The BBC just gave viewers a lesson in deselecting ‘unwanted Labour MPs’

BBC logo and an image of a facepalm
Steve Topple

One of the BBC‘s flagship political programmes has given viewers a useful guide to deselecting Labour MPs. But, being the BBC, it couldn’t help but pour a decent helping of scorn on what is a serious, but standard, political process.

A storm in a tea cup?

On Monday 11 June, the BBC‘s Daily Politics ran a short segment on the news that activists had produced a WikiHow guide to deselecting Labour MPs. It describes in detail four ways in which members can remove a candidate from the selection process for becoming an MP. HuffPost UK reported in detail on the guide and the in-party divisions it represented, noting how it:

has been hailed by leftwingers as a humorous way to spread democracy and information… But it has been condemned by centrist MPs and campaigners as a ‘Lady Bird Guide’ that ‘highlights the petulant animosity a tiny cadre of members have towards Labour’s elected representatives’.

So the BBC helpfully introduced the piece as a Deselection guide to get rid of unwanted Labour MPs:

An online guide has been designed to help Labour activists get rid of their current MP if they want a different candidate.

Daily Politics reporter Greg Dawson looks at the four methods offered in the How to Deselect Your Labour MP article.

BBC production values: that sinking feeling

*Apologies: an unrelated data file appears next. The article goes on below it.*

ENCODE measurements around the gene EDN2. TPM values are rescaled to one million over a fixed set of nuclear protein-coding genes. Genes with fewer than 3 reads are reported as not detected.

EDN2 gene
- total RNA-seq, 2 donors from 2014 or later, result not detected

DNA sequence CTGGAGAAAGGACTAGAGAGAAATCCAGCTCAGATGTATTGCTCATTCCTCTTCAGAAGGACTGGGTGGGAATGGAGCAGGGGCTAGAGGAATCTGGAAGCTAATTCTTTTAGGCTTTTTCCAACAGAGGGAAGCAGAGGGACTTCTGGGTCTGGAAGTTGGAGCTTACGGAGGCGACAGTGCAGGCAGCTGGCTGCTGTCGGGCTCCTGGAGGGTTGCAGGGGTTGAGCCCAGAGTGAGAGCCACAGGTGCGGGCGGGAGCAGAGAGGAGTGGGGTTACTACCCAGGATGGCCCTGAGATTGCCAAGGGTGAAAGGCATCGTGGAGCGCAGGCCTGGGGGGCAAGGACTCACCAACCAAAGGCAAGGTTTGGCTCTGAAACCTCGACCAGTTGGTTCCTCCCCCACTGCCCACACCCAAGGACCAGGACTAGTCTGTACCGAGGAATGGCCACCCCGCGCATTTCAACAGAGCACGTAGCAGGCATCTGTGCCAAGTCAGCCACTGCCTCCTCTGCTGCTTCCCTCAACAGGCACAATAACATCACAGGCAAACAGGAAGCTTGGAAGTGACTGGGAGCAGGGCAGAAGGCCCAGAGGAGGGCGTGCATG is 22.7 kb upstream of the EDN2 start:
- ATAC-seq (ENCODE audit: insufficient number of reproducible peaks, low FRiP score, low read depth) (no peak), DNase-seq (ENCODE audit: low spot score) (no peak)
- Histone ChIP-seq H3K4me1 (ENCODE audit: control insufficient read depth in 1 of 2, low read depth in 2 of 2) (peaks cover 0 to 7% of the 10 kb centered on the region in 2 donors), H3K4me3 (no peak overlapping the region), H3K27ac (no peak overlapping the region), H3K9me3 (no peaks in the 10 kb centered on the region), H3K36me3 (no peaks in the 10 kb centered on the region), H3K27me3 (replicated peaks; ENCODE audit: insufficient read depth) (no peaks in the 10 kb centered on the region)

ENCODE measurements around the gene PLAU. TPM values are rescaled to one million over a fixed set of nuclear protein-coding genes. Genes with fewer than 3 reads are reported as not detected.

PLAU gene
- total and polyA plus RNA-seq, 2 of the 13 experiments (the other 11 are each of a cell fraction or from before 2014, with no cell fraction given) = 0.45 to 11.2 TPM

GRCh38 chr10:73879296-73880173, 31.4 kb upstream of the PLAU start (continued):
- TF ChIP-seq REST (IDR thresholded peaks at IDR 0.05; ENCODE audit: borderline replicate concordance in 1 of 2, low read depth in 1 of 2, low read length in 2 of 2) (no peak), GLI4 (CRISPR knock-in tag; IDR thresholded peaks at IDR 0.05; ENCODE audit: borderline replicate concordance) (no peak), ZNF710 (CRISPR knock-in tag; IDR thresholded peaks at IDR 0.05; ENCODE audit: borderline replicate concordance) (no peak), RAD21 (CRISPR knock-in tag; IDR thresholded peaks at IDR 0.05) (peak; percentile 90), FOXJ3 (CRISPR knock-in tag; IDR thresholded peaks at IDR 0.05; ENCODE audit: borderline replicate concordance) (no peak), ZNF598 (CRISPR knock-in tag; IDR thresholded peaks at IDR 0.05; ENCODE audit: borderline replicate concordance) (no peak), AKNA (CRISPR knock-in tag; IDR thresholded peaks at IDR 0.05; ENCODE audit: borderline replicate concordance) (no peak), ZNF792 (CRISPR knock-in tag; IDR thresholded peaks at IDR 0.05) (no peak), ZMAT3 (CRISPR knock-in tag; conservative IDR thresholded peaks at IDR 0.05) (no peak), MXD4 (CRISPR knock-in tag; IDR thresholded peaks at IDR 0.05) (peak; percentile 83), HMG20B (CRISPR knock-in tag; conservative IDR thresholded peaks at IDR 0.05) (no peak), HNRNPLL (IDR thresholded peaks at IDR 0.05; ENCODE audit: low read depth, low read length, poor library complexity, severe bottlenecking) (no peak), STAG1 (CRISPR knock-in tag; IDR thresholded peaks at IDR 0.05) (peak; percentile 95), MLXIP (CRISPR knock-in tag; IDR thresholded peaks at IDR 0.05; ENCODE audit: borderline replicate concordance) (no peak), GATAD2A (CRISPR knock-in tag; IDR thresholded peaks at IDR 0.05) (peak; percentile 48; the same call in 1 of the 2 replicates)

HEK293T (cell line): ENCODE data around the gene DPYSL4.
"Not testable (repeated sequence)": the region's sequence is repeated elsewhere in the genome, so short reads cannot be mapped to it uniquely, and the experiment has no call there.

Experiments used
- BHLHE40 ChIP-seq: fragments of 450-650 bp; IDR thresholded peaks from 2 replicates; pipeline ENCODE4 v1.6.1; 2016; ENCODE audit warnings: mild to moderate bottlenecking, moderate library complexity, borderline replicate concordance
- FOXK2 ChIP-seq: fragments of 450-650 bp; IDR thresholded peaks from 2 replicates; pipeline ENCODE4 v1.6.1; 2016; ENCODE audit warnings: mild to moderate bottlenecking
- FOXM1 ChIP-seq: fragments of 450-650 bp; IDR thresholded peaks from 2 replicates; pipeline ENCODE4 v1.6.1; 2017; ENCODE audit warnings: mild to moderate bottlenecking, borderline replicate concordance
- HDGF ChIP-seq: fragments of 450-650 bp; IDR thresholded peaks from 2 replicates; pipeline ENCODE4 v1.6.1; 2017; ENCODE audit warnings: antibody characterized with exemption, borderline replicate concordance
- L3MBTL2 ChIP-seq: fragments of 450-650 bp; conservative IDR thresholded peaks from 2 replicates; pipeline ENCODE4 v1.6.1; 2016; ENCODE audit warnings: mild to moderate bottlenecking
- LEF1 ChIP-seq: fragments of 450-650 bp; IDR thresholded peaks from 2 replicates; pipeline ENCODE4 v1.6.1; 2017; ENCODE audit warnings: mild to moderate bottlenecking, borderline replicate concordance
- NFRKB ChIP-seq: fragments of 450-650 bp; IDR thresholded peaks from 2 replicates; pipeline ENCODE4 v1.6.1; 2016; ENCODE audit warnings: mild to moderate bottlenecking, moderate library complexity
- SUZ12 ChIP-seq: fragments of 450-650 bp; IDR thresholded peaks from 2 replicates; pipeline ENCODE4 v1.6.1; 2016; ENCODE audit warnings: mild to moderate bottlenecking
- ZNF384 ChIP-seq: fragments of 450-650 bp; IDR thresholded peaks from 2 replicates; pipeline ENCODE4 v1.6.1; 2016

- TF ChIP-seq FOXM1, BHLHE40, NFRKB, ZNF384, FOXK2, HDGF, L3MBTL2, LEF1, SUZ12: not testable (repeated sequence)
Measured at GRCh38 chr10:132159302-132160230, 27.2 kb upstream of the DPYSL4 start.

Dawson’s piece used the well-worn ‘gallery music’ from late kids’ TV artist Tony Hart’s Vision On. It’s the kind of ‘plinky-plonk-reserved-for-a-journey-in-a-lift’ vibraphone music best used for patronising, vapid Channel 5 documentaries – ones about house cleaning or pets that get married, not serious political issues:

But it wasn’t just the music that was condescending. Dawson attempted to interject some dry, mocking humour into his commentary. But he failed miserably. He noted that the guide said: “If you’re not already a member – join!” and commented: “And then have an intense-looking boardroom chat…”, taking the piss out of the accompanying illustrations, ignoring the fact that they’re not the author’s but part of WikiHow’s standard software.

Daily Politics heavily implied this was just another chapter in the ongoing rift between Jeremy Corybn’s side of the Labour Party and the others. An excuse for a dig at Corbyn’s expense, of course.

Mandatory reselection. Now.

But in reality, by not using “mandatory reselection” (or “deselection” [paywall] in this context), Labour is behind most of the UK’s main political parties. Also, why should MPs who intentionally plot and brief against Labour’s democratically elected leader and its shadow cabinet keep their season ticket for the Westminster gravy train? Maybe they should face the possibility of being ejected at the railway station called ‘Not-Welcome-Here’?

And while HuffPost UK reported one anonymous Labour MP saying the WikiHow guide was a ‘distraction’ from ‘beating the Tories’, anti-Corbyn MPs are doing very well at creating distractions themselves; not least the ongoing rifts over Brexit. Not that the BBC took any of this into account.

Mandatory reselection should be a serious political policy, one that Labour needs to consider. But if you believe the BBC, it’s just another chapter in the ongoing rift in the party.

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Featured image via Inverse – screengrab and John Bot II – Wikimedia

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